From Teflpedia

Let (/let/) is an English verb.[1]

If you let someone do something, you decide that they can do that thing if they want to. If you don't let someone do something, you decide that they can't do that thing.

It is an irregular lexical verb which is uninflected for its preterite and past participle (i.e. all are "let" /let/). It has a third person form "lets" (/lets/), and an -ing form "letting" (i.e. with a double T). It catenates with a bare infinitive rather than a to-infinitive, similarly to its antonym make.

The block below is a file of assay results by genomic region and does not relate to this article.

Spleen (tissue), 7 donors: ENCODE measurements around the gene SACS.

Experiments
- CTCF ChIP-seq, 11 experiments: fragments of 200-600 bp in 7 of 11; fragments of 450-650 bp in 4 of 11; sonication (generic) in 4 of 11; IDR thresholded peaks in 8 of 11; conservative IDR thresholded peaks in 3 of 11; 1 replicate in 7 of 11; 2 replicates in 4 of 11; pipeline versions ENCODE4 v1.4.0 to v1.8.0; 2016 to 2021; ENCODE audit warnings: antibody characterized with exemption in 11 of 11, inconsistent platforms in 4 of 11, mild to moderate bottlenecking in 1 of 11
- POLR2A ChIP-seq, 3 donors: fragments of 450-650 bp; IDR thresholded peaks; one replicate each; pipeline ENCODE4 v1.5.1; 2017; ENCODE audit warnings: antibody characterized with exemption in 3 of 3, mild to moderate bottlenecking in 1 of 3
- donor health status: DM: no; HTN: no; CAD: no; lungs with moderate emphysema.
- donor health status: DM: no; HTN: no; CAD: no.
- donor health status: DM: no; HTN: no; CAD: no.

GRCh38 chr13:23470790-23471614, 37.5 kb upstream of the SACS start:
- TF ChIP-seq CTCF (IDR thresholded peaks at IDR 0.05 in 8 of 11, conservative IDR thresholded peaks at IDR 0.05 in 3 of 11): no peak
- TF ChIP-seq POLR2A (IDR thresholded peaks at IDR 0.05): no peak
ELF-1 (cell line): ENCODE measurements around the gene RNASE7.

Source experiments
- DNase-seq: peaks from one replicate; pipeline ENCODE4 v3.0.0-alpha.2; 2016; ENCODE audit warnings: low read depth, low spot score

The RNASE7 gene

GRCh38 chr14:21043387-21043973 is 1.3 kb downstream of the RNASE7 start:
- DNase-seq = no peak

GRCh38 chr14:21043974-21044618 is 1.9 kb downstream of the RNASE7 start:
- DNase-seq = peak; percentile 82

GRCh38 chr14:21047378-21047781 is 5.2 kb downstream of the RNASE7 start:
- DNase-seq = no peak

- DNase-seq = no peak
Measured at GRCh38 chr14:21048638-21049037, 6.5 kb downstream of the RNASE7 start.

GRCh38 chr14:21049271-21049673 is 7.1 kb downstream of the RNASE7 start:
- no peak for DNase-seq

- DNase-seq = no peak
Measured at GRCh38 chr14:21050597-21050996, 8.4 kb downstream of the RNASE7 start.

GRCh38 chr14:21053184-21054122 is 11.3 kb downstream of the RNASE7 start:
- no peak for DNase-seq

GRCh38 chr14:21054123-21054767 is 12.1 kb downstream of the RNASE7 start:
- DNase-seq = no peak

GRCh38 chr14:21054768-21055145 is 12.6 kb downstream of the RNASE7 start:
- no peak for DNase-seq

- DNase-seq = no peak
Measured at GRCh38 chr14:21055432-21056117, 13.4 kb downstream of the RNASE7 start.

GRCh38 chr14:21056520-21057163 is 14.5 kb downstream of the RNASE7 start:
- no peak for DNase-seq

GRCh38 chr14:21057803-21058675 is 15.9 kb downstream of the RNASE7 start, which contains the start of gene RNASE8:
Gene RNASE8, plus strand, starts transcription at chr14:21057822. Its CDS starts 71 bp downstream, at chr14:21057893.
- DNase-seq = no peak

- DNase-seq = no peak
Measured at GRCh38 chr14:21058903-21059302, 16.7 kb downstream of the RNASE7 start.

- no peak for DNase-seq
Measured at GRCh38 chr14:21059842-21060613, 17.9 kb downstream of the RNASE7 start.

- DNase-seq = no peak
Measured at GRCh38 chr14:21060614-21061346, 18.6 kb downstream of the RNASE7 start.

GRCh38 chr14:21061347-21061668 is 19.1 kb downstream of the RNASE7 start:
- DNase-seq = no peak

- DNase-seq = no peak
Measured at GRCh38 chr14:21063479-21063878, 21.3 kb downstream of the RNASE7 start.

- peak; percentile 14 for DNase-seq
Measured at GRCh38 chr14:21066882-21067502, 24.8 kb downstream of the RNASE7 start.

The Imperative form "let's" has special properties and its own Teflpedia article.

Note that "let me" can be reduced to /lemi:/ which can be written "lemme"[2]

Learners may try to use a to-infinitive in place of the bare infinitive e.g. *"I let it to go". Let and make are often confused by Chinese speakers as both correspond to the Chinese verb 让 (trad: 讓, Pinyin: ràng).